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Pharmaceutical Manufacturing and Packing Sourcer

The Art of Compliance

Matt Coe at One World Design & Manufacturing Group explains how reusable self-injection training devices are the smart money approach to building patient confidence and compliance

For years Syms clothing retail chain has touted that “an educated consumer is our best customer”. In the same way, an educated patient is the best patient – the patient voted most likely to succeed and experience better health outcomes as a result of their improved adherence.

The issue of patient non-compliance is not a new one; pharmaceutical companies have been struggling with this mounting problem for a long time. The economic cost of noncompliance is well into the billions each year, with $100 billion being the figure most often thrown around. However, emerging statistics suggest that the impact of non-adherence could be as high as $300 billion in resulting healthcare costs (1).

Understandably, the need for educating and training patients is felt most in the therapeutic areas where treatment calls for selfinjection. Rheumatoid arthritis, multiple sclerosis (MS), diabetes, as well as hormone replacement therapies and emergency drugs (such as those needed for migraine and anaphylactic shock), are just some of the conditions that require patients to perform injections. Anxiety is common in patients new to the experience and can often result in poor adherence. This cause and effect is even seen in therapeutic areas where one would expect patients to be highly motivated to adhere to their treatment. Despite patient awareness of the potentially debilitating nature of MS, long-term adherence to therapy is known to be poor (2).

Studies have shown that anxiety over self-injection can be a strong predictor of discontinued treatment in patients. For patients being treated for MS, the drop off in adherence can occur as early as six months (2).


We all know the ramifications of non-compliance: reduced drug efficacy, poor health outcomes, as well as increased healthcare costs brought about by relapses, additional hospital time, and a variety of other factors. The emergence of auto-injectors, prefilled syringes and pre-filled injection pens is testament to the industry’s desire to help patients become more comfortable with the self-injection process. In fact, pharmaceutical companies invest a tremendous amount of time and money in research and development addressing the human factors related to injections, studying factors such as the amount of force required to administer the injection. For patients suffering from arthritis, the inability to actuate a pen or syringe can be a deal breaker with regards to treatment. Other ergonomic factors are also considered when designing and engineering these devices: orientation – which side of the pen is up or down, are patients overwhelmed or intimidated by the appearance of the device, and is it too complicated to understand? And so it goes – feedback from focus groups, revision after revision, until finally a design is agreed on.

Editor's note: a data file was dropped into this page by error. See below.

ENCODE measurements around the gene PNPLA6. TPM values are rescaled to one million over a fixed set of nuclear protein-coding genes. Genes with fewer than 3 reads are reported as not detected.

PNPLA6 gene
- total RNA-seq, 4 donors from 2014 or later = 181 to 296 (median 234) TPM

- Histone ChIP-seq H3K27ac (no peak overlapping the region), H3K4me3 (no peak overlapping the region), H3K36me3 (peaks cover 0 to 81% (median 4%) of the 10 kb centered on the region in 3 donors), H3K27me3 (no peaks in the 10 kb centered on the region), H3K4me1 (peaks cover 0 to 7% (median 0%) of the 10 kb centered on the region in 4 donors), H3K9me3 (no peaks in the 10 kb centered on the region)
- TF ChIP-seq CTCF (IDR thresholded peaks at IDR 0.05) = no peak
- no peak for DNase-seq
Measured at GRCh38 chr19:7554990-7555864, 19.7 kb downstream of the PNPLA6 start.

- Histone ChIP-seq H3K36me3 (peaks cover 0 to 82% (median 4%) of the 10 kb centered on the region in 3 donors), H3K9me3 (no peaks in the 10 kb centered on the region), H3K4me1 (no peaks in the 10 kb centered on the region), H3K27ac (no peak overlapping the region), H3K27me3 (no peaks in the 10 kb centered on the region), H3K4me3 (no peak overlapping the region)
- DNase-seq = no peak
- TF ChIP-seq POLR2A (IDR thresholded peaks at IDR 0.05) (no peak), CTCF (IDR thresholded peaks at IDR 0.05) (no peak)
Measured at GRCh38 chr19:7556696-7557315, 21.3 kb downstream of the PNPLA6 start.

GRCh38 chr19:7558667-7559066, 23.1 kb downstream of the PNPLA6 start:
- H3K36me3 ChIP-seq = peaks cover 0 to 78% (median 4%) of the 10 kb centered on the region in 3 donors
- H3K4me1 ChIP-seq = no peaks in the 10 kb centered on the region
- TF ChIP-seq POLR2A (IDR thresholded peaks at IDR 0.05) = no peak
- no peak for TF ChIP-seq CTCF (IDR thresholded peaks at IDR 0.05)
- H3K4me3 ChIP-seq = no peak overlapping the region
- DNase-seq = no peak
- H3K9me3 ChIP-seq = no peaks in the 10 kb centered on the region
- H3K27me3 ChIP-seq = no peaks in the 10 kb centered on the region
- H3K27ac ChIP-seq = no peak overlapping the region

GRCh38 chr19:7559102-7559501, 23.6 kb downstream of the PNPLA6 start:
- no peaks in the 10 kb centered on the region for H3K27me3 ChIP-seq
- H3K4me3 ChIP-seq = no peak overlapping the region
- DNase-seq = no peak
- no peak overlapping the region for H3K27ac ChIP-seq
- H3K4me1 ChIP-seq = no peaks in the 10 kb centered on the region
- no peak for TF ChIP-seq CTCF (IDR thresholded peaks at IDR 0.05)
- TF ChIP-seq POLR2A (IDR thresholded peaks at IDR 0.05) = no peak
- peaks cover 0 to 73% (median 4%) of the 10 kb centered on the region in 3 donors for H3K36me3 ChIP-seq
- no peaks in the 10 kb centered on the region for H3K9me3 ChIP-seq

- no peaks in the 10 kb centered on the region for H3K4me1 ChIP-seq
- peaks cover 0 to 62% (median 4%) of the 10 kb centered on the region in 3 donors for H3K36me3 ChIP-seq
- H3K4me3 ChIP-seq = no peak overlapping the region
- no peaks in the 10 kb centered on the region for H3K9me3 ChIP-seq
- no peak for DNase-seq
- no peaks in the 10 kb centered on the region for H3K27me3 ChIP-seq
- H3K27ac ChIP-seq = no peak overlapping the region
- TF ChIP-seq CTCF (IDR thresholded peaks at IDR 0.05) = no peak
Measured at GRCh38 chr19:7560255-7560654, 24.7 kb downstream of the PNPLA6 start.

While these more sophisticated injection devices may be better suited to the needs of the user, the bottom line is that they still require patient training. Most current training sessions involve costly one-time use solutions. A training auto-injector, for example, is typically identical to the actual auto-injector minus the medication. Because these training devices are manufactured on the same production line that is used for producing the real auto-injectors or pens, pharma companies incur all the same costs associated with the stringent manufacturing of regulatory devices – which results in the price of the trainer costing the same amount as the actual device.

Although the practice of using actual pens with placebo allows patients to train with the device they will ultimately be using, the economics can be staggering. As an example, a training injector that costs $10 may be used only once by one patient and then must be discarded. Depending on how much practice an individual patient requires, that number can add up very quickly. Not surprisingly, the high cost involved with the single-use training device may restrict the ability of the patient to receive the full practice time they really need to feel comfortable with the injection process.

Given that pharmaceutical companies devote so many years of research and budget addressing the human factors of their injection devices, it is easy to conclude that patient comfort with the device and understanding of the process is imperative to the brand.


Pharma brands are now beginning to recognise the cost-saving and logistical benefits of training patients using reusable devices. One example is an injection pen from a leading manufacturer of an RA medication. Treatment requires selfinjection and is used in adults to reduce the signs and symptoms of moderate to severe RA. The marketing team was interested in replicating, not only the look and feel of the newly released injection pen, but also replicating the injection noise and dosing indicator of the device.